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Boudicca was queen of the Iceni people of Eastern England and led a major uprising against occupying Roman

forces. Boudicca was married to Prasutagus, ruler of the Iceni people of East Anglia. When the Romans conquered southern England in AD 43, they allowed Prasutagus to continue to rule. However, when Prasutagus died the Romans decided to rule the Iceni directly and confiscated the property of the leading tribesmen. They are also said to have stripped and flogged Boudicca and raped her daughters. These actions exacerbated widespread resentment at Roman rule. In 60 or 61 AD, while the Roman governor Gaius Suetonius Paullinus was leading a campaign in North Wales, the Iceni rebelled. Members of other tribes joined them. Boudicca's warriors successfully defeated the Roman Ninth Legion and destroyed the capital of Roman Britain, then at Colchester. They went on to destroy London and Verulamium (St Albans). Thousands were killed. Finally, Boudicca was defeated by a Roman army led by Paulinus. Many Britons were killed and Boudicca is thought to have poisoned herself to avoid capture. The site of the battle, and of Boudicca's death, are unknown.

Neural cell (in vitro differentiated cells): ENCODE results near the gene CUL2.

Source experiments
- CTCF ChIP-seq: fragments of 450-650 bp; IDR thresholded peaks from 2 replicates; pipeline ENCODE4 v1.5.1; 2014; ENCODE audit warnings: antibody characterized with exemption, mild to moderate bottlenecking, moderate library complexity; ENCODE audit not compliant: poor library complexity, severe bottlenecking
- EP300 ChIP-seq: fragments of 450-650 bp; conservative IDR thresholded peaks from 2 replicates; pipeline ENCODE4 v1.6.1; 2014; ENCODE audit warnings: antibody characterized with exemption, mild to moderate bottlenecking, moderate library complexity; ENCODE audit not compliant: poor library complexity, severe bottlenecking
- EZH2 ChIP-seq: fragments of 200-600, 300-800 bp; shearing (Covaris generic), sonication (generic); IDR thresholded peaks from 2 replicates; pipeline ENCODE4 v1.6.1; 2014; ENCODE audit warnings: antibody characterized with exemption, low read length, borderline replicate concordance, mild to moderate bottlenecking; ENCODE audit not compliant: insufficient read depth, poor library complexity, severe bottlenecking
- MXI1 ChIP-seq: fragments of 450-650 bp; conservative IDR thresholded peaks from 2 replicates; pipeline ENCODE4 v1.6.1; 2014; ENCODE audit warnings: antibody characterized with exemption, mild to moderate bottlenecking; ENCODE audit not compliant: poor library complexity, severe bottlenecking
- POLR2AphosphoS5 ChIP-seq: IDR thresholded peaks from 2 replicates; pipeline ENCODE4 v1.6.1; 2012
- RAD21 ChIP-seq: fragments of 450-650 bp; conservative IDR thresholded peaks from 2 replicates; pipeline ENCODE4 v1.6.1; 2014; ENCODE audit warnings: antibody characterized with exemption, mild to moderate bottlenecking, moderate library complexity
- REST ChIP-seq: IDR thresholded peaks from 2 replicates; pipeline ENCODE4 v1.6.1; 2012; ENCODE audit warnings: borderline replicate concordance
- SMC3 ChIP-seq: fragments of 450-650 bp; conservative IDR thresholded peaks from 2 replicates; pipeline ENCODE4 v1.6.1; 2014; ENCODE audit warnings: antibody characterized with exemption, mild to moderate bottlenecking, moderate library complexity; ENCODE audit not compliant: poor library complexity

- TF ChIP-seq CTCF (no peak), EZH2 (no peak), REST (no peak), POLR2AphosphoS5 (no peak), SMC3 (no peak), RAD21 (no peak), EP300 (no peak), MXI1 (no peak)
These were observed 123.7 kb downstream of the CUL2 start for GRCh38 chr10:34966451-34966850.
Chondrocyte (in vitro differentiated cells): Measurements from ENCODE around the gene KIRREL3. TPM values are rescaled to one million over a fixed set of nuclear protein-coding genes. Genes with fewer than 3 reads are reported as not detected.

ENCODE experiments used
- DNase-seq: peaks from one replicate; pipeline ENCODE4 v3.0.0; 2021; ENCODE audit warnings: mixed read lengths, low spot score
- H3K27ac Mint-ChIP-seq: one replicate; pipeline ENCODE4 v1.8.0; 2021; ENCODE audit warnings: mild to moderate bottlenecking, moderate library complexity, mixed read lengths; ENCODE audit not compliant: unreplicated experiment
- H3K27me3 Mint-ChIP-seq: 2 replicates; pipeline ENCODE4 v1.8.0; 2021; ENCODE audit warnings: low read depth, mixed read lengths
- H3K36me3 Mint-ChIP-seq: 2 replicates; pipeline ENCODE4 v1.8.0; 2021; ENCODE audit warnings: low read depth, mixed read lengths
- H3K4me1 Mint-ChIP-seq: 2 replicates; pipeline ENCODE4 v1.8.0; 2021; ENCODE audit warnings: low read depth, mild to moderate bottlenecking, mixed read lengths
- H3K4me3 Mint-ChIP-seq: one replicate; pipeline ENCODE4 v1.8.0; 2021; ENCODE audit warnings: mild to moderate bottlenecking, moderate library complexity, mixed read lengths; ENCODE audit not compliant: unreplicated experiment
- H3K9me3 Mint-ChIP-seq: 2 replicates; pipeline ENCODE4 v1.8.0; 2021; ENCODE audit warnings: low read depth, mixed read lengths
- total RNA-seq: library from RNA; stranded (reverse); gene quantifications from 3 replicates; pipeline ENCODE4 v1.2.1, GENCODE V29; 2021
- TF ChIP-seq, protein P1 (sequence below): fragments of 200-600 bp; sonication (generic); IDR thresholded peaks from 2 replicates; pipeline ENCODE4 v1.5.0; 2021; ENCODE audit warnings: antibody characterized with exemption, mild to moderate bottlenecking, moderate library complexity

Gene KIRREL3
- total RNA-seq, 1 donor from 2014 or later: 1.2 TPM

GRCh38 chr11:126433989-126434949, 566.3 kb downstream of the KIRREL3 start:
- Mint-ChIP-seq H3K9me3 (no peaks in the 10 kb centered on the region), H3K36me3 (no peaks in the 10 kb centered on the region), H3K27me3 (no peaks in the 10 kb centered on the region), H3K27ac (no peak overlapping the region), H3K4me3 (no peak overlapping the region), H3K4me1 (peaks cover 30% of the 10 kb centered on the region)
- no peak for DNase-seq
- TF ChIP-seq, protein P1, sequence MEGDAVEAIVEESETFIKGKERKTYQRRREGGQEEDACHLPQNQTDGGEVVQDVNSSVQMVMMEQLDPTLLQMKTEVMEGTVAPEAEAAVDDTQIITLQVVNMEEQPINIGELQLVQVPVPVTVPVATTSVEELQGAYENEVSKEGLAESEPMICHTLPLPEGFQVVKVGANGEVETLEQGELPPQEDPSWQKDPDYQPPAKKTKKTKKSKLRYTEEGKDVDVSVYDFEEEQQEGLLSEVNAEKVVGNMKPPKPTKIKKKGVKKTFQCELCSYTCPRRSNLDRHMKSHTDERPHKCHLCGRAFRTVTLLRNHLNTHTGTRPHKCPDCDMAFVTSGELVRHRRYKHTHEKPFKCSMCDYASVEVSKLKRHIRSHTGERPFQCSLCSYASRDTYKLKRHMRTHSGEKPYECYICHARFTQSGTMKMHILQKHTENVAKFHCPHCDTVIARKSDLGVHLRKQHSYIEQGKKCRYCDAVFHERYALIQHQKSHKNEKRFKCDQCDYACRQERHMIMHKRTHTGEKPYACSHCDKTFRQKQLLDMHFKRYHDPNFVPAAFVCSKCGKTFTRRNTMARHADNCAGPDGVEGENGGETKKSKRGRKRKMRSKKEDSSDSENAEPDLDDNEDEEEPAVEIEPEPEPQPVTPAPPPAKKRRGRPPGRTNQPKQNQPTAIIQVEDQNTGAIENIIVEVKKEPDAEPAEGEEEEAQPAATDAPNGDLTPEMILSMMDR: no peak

"She was huge of frame, terrifying of aspect, and with a harsh voice. A great mass of bright red hair fell to her knees: She wore a great twisted golden necklace, and a tunic of many colors, over which was a thick mantle, fastened by a brooch. Now she grasped a spear, to strike fear into all who watched her..." -Dio Cassius (Dudley and Webster, 54) The story of Boudicca, celebrated Celtic queen, wife, and mother is destined to remain in the gray shadows of history. Written histories of Boudicca, and of early Britain in general, are found in two classical manuscripts, which were most likely derived from the same original source. The historian Tacitus wrote his history only fifty years after the events of 60 CE, and it has been said that his father-in-law Agricola was able to give an eyewitness account of the rebellion. Dio Cassius also gives his account of the events. Although both are biased accounts, they lay down the basic chronological framework of early Roman Britain. Attempts to turn to archaeological discoveries to help pinpoint the exact events has been frustrated, since much of the data was destroyed during pillaging and a significant amount of the land has never been excavated due to a lack of funds, therefore information is limited. The only thing possible at this point is an outline of the catastrophic uprising of Boudicca and the indigenous people of Britain. The Iceni were a Celtic tribe located in an area of southern Britain known as East Anglia. Geographically they were isolated; to the north and east the boundary was the sea and the remainder was covered in dense forest, making invasion from foreigners nearly impossible. The people of this farming economy were of mixed origins. There had been an influx of people from the Hallstat culture, bringing with them a knowledge of iron and pottery, which merged with the skills of those already present from the late Bronze Age. Some time between 43 and 45 CE, Boudicca was married to Prasutagus, King